Dialectical behavioral therapy (DBT) is a psychotherapy technique used in treating various depressive disorders. The primary goal of DBT is to employ skill-based exercises to address and manage stress. At its core, DBT teaches you healthy coping skills for mindfulness, emotion regulation, interpersonal effectiveness, and distress tolerance. 

During each therapy session, our DBT-certified therapist will guide you through exercises that will help you identify and manage your emotions. By understanding the causes of negative emotions and irrational thoughts, you can develop healthier ways to cope with life’s challenges.

These skills are meant to be used outside of the therapy session in order to practice self-care consistently. With DBT, you will learn how to constructively manage emotions and reduce impulsiveness while developing a greater sense of insight into your own behavior. The goal of DBT is to ultimately create an emotional balance that allows you to achieve a healthier lifestyle, free from unnecessary suffering and pain with a greater level of control over your depressive symptoms.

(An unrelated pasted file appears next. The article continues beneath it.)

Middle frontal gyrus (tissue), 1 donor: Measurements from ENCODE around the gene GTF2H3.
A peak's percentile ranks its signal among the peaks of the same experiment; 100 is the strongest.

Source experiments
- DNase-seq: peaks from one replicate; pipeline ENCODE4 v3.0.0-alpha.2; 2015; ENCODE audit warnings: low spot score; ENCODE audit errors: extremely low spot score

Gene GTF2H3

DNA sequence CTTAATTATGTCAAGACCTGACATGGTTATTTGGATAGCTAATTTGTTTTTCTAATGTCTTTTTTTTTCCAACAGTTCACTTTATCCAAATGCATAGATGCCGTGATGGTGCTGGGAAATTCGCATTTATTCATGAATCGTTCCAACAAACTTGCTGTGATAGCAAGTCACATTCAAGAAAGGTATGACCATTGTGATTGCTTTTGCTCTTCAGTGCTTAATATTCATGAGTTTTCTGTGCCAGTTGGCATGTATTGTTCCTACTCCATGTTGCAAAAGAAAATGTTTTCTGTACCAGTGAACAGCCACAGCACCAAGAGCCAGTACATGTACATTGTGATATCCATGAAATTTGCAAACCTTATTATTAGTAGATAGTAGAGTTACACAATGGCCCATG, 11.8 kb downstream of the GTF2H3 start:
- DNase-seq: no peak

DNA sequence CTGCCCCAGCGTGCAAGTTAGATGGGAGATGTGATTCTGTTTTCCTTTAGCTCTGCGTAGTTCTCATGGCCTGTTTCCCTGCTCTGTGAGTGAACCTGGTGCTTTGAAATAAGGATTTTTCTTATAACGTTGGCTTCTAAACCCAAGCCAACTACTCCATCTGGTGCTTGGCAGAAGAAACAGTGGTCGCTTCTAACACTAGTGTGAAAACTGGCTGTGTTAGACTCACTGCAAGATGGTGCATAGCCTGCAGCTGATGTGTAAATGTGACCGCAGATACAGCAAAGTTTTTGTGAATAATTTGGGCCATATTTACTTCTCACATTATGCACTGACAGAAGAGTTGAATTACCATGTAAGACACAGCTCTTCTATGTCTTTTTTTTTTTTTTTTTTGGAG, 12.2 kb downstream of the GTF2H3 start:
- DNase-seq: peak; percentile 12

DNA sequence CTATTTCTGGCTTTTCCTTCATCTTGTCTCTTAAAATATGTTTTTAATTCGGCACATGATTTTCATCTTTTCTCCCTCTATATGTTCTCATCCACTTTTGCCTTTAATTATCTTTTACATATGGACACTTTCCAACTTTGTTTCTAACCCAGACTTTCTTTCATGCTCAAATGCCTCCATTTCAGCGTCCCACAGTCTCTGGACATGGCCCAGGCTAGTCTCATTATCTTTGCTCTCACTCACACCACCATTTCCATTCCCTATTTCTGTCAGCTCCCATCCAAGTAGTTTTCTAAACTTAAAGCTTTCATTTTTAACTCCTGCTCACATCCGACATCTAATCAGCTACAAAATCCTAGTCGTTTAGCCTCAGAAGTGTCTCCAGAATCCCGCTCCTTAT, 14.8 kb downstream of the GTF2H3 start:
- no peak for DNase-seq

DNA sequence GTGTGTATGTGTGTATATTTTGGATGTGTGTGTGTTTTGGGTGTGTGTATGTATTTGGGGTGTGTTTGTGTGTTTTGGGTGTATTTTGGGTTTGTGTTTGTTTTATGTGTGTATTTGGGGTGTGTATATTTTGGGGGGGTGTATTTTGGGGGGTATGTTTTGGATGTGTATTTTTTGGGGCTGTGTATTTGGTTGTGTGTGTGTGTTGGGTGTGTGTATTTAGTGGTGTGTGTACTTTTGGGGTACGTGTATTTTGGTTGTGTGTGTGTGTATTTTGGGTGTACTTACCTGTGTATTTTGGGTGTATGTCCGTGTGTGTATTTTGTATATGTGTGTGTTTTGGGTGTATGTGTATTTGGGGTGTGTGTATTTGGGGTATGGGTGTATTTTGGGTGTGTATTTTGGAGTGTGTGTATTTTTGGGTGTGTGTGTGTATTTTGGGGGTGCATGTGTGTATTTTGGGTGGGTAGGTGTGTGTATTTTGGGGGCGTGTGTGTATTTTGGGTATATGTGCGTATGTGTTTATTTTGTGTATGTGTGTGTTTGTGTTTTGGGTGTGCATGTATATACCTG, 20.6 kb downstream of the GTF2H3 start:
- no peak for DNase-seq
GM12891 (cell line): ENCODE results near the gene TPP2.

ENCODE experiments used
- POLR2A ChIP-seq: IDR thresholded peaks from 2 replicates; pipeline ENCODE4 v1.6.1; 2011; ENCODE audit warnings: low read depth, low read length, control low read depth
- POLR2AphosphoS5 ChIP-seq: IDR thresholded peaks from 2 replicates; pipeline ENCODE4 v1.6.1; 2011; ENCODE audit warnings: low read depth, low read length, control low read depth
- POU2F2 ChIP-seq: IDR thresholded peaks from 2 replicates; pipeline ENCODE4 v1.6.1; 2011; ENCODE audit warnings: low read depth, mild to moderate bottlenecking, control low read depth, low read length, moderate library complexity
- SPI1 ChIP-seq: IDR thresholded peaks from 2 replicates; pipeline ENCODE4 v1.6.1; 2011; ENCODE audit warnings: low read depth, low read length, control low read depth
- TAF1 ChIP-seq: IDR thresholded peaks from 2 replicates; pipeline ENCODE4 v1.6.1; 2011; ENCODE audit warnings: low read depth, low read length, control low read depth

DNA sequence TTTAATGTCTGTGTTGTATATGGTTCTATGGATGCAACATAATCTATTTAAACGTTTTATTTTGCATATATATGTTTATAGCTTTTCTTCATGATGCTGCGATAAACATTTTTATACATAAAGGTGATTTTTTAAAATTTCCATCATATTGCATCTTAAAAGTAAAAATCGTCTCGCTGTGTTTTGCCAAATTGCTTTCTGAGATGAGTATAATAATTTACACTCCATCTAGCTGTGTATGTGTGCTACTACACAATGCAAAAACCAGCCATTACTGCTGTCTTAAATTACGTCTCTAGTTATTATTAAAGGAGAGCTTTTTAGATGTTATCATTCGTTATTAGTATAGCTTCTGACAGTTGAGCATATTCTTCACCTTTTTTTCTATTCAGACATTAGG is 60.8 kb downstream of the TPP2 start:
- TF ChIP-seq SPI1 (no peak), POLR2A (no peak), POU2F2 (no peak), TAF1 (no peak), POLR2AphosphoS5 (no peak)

Psychodynamic Therapy

Psychodynamic therapy is a form of talk therapy that aims to uncover unconscious emotional conflicts, identify the root causes of depression, and understand how past events have shaped present behavior. This therapy focuses on exploring repressed memories and unresolved issues from childhood in order to gain insight into current relationships and behaviors. By talking through these experiences with a qualified therapist, you can learn more about yourself while developing coping skills for symptom management.

Psychodynamic therapy can benefit treatment for depression by encouraging lasting behavioral changes and providing a better understanding of how your mind works. With this insight, you can begin to make decisions that will help cultivate healthier relationships, boost self-esteem, and improve overall well-being. For this reason, psychodynamic therapy also provides support in managing stress, anxiety, and other forms of mental health issues. Along with talk therapy, the psychodynamic approach often includes written assignments or activities that are designed to help uncover deeper unconscious thought processes. This additional component can make the process more meaningful and effective by allowing you to reflect on your thoughts and feelings in a safe, non-judgmental space.